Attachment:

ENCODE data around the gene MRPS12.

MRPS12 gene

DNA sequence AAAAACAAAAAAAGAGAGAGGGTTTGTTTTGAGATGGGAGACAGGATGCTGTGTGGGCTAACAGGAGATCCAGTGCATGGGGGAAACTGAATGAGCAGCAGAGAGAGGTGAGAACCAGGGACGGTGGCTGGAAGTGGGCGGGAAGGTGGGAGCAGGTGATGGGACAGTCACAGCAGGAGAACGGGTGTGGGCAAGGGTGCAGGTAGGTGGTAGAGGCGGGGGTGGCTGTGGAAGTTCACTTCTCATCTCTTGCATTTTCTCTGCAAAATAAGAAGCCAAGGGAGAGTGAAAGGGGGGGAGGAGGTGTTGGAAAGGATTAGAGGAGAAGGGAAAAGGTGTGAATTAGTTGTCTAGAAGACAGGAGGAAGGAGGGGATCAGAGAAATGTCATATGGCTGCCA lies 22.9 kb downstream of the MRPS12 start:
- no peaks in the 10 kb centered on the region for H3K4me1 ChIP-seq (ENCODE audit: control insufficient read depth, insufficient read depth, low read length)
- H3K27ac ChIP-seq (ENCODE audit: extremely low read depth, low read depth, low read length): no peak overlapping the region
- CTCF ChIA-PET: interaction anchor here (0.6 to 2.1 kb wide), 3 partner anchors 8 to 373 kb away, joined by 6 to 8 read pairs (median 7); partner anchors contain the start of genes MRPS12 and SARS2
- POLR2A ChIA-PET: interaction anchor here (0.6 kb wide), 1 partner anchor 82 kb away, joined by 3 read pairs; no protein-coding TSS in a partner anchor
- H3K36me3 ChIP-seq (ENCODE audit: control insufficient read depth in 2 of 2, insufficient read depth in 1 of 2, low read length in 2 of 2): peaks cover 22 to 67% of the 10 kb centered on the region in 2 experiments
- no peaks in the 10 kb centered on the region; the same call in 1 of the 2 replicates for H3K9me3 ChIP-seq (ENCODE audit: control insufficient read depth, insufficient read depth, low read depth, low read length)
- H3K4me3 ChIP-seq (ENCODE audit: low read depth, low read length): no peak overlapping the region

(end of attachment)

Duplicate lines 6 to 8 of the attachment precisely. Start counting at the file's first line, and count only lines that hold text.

- CTCF ChIA-PET: interaction anchor here (0.6 to 2.1 kb wide), 3 partner anchors 8 to 373 kb away, joined by 6 to 8 read pairs (median 7); partner anchors contain the start of genes MRPS12 and SARS2
- POLR2A ChIA-PET: interaction anchor here (0.6 kb wide), 1 partner anchor 82 kb away, joined by 3 read pairs; no protein-coding TSS in a partner anchor
- H3K36me3 ChIP-seq (ENCODE audit: control insufficient read depth in 2 of 2, insufficient read depth in 1 of 2, low read length in 2 of 2): peaks cover 22 to 67% of the 10 kb centered on the region in 2 experiments